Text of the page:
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Blind Squirrel

“Oh good, the shivering stopped” I thought to myself. My eyelids were heavy and since I wasn’t seeing or hearing any turkeys , I thought I would relax for a few minutes in the morning shade as I leaned up against a tree. I pulled my glove off to check my cell phone and noticed my fingernails were blue. “BLUE?” – my eyes shot open wide and I tried to stand up but fell back down. My legs were like jello. “Oh this is just great” I thought. Hypothermia was NOT in my game plan. I staggered to my feet, and stumbled like drunk the half mile back to camp. That was Day 2 of turkey hunting.

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Day 1 had been a perfect 47 degrees at dawn.   There were gobbles from all directions but the gobblers were not coming in to my calls. I didn’t have time to scout much this year, so I picked a proven spot where I had heard turkeys in prior years. After calling for 3 hours, I decided to head back to camp to do chores.   Day 2, I would go to another large plot where I was sure I had heard the birds but I had failed to check what the morning temps would be and that morning was 32 degrees and I was dressed for 50 degrees.   I heard no gobbles at all on Day 2 but if I were a turkey, I would not be out in that cold either.

Days 3 was a comedy of errors. I got myself garbed up like clockwork, but getting out the front door of my cabin, I had made enough racket to wake up every critter in the woods. My cabin had a remodel going on and I had to use a step ladder to get out the door and to the ground. Gear, shotgun, turkey vest, and stool were all clanging against the door and ladder. I was heading to another large plot about ¾ mile into the woods, and the moon was bright so I did not need a flashlight. About halfway in, there was a large toppled tree that effectively blocked every path to my destination. The only way around it, was to belly crawl under it for about ten feet, in fairly dry noisy leaves.

What’s that saying? “Even a blind squirrel can find a nut now and then”.

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I eventually got to my setup, put a jake and hen decoy in place about 45 yards away, and settled in.   I had positioned a lot of downed branches into a makeshift blind. I started calling at legal light.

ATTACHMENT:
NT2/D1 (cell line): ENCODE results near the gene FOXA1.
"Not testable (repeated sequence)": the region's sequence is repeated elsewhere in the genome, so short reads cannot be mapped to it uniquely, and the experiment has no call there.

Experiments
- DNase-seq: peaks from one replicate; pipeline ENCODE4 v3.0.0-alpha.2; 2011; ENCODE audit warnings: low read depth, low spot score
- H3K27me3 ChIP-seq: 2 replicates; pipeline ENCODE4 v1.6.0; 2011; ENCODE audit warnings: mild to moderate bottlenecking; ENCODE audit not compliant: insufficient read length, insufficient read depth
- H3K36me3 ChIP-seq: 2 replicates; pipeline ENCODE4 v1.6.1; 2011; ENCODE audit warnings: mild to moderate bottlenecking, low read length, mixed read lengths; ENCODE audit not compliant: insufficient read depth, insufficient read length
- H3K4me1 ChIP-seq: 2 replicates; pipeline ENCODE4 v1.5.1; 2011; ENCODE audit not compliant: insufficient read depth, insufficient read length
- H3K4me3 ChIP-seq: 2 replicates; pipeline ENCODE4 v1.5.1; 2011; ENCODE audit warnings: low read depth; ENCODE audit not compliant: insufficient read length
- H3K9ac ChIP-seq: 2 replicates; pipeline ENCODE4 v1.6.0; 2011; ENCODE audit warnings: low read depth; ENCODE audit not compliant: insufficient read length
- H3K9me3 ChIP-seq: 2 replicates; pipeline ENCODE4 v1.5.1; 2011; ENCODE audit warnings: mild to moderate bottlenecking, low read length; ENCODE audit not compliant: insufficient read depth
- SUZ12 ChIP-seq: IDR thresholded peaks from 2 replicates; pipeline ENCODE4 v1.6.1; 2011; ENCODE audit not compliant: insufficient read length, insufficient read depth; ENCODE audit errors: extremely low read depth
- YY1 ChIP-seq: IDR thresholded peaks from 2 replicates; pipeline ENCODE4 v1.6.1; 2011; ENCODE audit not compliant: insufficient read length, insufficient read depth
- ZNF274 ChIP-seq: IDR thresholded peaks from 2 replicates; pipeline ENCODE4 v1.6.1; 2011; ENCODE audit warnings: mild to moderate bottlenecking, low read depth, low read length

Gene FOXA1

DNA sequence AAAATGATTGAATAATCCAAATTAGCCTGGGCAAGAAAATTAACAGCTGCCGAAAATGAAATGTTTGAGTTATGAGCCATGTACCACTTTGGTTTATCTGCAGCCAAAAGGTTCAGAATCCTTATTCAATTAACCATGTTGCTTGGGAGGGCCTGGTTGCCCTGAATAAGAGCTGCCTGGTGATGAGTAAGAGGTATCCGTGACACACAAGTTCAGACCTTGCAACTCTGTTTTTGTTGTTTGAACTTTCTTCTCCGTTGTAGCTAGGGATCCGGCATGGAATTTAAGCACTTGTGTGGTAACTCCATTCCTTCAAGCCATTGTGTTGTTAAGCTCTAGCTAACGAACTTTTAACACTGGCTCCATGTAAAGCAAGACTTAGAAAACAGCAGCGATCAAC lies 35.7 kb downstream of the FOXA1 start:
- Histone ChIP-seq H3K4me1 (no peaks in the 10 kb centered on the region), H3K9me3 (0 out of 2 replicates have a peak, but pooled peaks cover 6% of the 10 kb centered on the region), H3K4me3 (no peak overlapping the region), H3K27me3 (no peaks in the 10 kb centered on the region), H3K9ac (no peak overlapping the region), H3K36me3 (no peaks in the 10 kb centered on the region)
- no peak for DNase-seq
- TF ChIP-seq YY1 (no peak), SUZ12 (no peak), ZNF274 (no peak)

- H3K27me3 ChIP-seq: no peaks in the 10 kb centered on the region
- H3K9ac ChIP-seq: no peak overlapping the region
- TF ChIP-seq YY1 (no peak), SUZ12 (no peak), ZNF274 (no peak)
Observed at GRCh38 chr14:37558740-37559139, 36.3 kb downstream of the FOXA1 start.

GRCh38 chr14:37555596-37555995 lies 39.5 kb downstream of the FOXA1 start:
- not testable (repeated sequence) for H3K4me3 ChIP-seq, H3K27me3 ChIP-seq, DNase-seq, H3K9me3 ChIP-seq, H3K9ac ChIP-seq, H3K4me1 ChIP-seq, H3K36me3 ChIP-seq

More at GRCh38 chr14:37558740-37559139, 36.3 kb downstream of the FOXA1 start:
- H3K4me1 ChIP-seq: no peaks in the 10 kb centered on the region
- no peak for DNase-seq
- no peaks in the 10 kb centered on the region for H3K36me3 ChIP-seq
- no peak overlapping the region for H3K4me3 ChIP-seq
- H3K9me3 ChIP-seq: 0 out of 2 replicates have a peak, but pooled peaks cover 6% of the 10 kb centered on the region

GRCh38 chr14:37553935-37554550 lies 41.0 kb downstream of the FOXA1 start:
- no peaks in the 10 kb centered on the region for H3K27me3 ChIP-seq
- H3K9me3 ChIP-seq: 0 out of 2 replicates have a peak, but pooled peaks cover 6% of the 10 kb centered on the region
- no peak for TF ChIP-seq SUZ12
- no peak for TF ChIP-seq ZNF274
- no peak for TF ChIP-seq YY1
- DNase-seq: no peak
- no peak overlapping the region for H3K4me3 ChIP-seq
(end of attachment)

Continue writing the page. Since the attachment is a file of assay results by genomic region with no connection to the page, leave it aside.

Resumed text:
After an hour of hearing no gobbles, I felt ready to give up. This just wasn’t my year. I offered up a prayer to God to have success after all the mishaps I had. Suddenly a flock of nuthatches came flying all around me and through my nest of branches, landing a foot away and checking me out. Just as quickly, they were gone. I finished my prayer, and as the amen left my lips, I caught movement out of my right peripheral vision. Turning slowly, I saw a gobbler in full strut approaching my decoys, puffed up big as a beach ball, his head bright red and fan displayed. He had come in silent. He approached my jake decoy and began to posture for attack. I had seen this in the past, and in fact had watched a gobbler viciously attack a jake decoy, knocking it clean off its spike.

My problem now was, it was a left-handed shot and though I am left eye dominant, I had always shot right handed with my shotgun. I waited for the tom to turn tail toward me, and when he did, I shouldered my gun, clicked off the safety and waited. The bird postured facing the decoy again, ready to attack. As he elongated his neck and crab walked toward it, I pulled the trigger and he dropped in his tracks, which was a first. Every turkey I’ve taken in the past had ended up flopping around as I ran like a crazy woman to get to it in case it tried to get away.

Carrying the bird slung over my shoulder for the walk back, I was thankful. This blind squirrel had scored.

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